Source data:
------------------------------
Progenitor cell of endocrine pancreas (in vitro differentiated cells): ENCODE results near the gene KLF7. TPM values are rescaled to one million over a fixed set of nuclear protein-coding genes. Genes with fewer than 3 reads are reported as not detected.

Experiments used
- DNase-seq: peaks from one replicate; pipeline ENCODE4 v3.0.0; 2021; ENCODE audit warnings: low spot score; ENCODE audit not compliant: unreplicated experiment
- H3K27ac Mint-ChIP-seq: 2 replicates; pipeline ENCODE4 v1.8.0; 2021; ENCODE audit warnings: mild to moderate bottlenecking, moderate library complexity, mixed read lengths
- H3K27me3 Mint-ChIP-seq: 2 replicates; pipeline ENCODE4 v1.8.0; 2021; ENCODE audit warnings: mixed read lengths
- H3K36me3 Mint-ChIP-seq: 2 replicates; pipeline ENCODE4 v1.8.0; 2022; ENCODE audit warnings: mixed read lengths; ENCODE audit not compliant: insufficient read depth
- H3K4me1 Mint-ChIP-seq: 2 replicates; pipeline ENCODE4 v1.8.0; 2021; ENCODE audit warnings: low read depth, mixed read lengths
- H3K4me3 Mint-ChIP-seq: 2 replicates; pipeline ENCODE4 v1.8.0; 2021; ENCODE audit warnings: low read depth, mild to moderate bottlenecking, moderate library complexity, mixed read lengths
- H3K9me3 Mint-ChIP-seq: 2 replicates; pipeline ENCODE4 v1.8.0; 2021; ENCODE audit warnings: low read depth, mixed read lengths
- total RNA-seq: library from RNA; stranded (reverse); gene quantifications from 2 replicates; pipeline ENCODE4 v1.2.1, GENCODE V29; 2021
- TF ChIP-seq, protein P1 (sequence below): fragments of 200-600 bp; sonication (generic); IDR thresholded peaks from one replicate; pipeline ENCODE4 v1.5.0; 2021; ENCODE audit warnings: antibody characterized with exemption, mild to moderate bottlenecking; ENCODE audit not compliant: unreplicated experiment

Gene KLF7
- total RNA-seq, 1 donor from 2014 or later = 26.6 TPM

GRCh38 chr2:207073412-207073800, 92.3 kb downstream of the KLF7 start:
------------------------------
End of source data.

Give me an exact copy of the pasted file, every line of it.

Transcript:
Progenitor cell of endocrine pancreas (in vitro differentiated cells): ENCODE results near the gene KLF7. TPM values are rescaled to one million over a fixed set of nuclear protein-coding genes. Genes with fewer than 3 reads are reported as not detected.

Experiments used
- DNase-seq: peaks from one replicate; pipeline ENCODE4 v3.0.0; 2021; ENCODE audit warnings: low spot score; ENCODE audit not compliant: unreplicated experiment
- H3K27ac Mint-ChIP-seq: 2 replicates; pipeline ENCODE4 v1.8.0; 2021; ENCODE audit warnings: mild to moderate bottlenecking, moderate library complexity, mixed read lengths
- H3K27me3 Mint-ChIP-seq: 2 replicates; pipeline ENCODE4 v1.8.0; 2021; ENCODE audit warnings: mixed read lengths
- H3K36me3 Mint-ChIP-seq: 2 replicates; pipeline ENCODE4 v1.8.0; 2022; ENCODE audit warnings: mixed read lengths; ENCODE audit not compliant: insufficient read depth
- H3K4me1 Mint-ChIP-seq: 2 replicates; pipeline ENCODE4 v1.8.0; 2021; ENCODE audit warnings: low read depth, mixed read lengths
- H3K4me3 Mint-ChIP-seq: 2 replicates; pipeline ENCODE4 v1.8.0; 2021; ENCODE audit warnings: low read depth, mild to moderate bottlenecking, moderate library complexity, mixed read lengths
- H3K9me3 Mint-ChIP-seq: 2 replicates; pipeline ENCODE4 v1.8.0; 2021; ENCODE audit warnings: low read depth, mixed read lengths
- total RNA-seq: library from RNA; stranded (reverse); gene quantifications from 2 replicates; pipeline ENCODE4 v1.2.1, GENCODE V29; 2021
- TF ChIP-seq, protein P1 (sequence below): fragments of 200-600 bp; sonication (generic); IDR thresholded peaks from one replicate; pipeline ENCODE4 v1.5.0; 2021; ENCODE audit warnings: antibody characterized with exemption, mild to moderate bottlenecking; ENCODE audit not compliant: unreplicated experiment

Gene KLF7
- total RNA-seq, 1 donor from 2014 or later = 26.6 TPM

GRCh38 chr2:207073412-207073800, 92.3 kb downstream of the KLF7 start: